Let’s go with rookie Oliver Wahlstrom here. He’s had a streaky first full campaign. At times, he’d put up enough points to join the Calder conversation. Then, he’d disappear for long stretches. If he can heat up, Wahlstrom could provide some of that secondary scoring that could propel the Islanders to a first-round upset over the Penguins.
I feel like I could just say “The Carolina Hurricanes” for this entry and call it a day. One of the best teams in the league is full of guys who don’t get their due credit. Nearly all of them are under the radar. Maybe that’s a byproduct of playing in Carolina.
That’s why I don’t know if he’s the ideal candidate here, but I’m going with my gut (mostly because I love him): Andrei Svechnikov. He’s electric, and that has breakout star written all over it. Svchnikov went on a streak right before the regular season ended where he put up nine points in five games. That’s certainly the right time to get warmed up. (Full disclosure: The correct answer could be about 10 other ‘canes. It’s a guessing game with them.)
This might be the easiest pick of them all. Last year, he helped Tampa win a Stanley Cup in his rookie year (although he wasn’t much of a scoring threat during their championship run). Now, he’s switched teams and has become a legit NHL scorer.
Florida’s Carter Verhaeghe will play a much more prominent role for the Panthers than he did for the Lightning. The change of scenery has been good for him. He’s playing on Florida’s top line in his sophomore season, netting 18 goals and 18 assists. He averaged .25 points per game in Tampa; he’s up to .84 points per game this year for the Panthers. Even if Florida bows out in the first round to a very talented Lightning team, he’s cemented himself as a player who can be among the top offensive producers for his team.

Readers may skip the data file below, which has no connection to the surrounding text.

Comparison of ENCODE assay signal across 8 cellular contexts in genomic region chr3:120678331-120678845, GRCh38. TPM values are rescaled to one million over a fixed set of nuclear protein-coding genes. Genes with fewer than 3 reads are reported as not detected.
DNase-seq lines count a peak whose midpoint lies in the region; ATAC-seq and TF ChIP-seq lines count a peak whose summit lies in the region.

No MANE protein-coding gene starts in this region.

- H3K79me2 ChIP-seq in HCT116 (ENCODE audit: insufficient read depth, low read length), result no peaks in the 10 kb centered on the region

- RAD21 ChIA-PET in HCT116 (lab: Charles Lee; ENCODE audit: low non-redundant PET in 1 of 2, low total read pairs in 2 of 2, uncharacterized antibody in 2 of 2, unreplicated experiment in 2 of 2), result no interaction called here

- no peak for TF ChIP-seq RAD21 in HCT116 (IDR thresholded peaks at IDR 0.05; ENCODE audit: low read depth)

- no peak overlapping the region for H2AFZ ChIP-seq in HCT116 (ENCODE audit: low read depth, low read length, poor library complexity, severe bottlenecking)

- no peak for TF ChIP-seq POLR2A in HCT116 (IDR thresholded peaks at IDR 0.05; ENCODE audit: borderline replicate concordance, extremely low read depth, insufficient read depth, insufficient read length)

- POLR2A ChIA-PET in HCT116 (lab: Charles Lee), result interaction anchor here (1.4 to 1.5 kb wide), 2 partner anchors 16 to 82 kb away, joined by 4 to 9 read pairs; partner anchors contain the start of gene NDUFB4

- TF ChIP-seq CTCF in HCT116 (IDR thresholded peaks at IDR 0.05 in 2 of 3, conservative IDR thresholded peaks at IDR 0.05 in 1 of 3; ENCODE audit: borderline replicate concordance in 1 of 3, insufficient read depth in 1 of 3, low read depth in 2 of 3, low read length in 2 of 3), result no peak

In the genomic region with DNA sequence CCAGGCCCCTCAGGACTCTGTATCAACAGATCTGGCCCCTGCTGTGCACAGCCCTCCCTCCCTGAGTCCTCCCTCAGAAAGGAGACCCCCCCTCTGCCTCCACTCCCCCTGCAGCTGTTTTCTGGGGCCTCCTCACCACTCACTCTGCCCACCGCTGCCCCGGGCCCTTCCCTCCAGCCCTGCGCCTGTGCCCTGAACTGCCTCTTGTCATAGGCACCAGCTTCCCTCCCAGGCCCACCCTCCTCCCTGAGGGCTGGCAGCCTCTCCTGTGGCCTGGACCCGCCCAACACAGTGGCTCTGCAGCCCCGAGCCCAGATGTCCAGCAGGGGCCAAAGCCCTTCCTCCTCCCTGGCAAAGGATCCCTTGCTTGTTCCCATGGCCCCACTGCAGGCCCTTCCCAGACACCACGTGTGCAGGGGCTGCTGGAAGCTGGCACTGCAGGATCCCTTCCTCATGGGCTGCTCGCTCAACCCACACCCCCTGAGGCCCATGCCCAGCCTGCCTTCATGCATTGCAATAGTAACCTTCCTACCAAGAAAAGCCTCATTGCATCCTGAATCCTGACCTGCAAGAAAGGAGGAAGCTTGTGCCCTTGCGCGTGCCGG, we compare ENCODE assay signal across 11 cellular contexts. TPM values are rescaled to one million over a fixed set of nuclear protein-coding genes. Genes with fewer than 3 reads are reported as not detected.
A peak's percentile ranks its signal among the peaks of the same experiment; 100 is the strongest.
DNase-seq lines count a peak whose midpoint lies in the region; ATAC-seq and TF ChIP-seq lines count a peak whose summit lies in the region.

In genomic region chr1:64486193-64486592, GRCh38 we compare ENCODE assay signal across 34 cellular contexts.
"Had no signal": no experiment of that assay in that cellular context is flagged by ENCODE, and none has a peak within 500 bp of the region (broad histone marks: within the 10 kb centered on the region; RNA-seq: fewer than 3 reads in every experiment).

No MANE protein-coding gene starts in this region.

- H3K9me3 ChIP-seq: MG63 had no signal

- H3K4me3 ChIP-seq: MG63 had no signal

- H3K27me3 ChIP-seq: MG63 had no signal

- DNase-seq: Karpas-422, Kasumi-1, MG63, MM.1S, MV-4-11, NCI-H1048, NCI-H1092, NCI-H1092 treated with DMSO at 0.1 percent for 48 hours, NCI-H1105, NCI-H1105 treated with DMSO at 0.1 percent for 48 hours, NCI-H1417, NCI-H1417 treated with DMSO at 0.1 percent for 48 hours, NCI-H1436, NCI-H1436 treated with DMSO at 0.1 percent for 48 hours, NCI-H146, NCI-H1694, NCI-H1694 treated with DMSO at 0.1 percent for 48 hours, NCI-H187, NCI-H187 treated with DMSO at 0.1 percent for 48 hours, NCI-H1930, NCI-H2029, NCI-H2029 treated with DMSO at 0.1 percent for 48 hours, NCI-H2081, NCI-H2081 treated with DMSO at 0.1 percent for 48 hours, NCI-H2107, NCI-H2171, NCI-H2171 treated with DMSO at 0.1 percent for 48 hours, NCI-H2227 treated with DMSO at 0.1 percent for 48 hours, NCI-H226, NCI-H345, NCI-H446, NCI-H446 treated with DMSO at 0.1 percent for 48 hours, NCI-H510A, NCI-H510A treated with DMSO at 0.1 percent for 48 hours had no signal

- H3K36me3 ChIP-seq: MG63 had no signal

Tampa Bay Lightning
How do you pick a breakout candidate from a team that’s largely intact after winning a championship less than eight months ago? Most of the players on this team have already been to the mountaintop, and we’ve already seen who performs under pressure. Brayden Point scored 33 points last postseason, we already know he’s good.
Second line centerman Anthony Cirelli could fill that role in his third year of full-time NHL play. Cirelli is already one of the league’s best defensive forwards, but this could be the NHL playoffs where he takes that next leap and becomes a mainstay on the score sheet. The Lightning have given Cirelli plenty of assignments where he isn’t necessarily expected to produce on offense, and that has led to a bit of a slump. However, with Steven Stamkos back on his wing, Cirelli could definitely pick up the pace.
Two negative trends have popped up in this article: lowest scoring average and highest average age. Unfortunately for Nashville, they chart in both regards. The Preds have the fewest goals per game on average of all playoff teams (2.70 GPG), and they’re the fifth oldest team in the league (average age of 28.3 years at the start of the season).
With a name that rolls right off the tongue, Eeli Tolvanen probably has the best chance to shine among a roster full of established veterans. The only problem is we aren’t sure he’ll be in the lineup. He hasn’t been all that impressive in the final nine regular season games following an injury that sidelined him a couple of weeks. If he’s firing on all cylinders, he can be a force as part of the Predators’ top powerplay unit. That is, if he’s on the ice at all.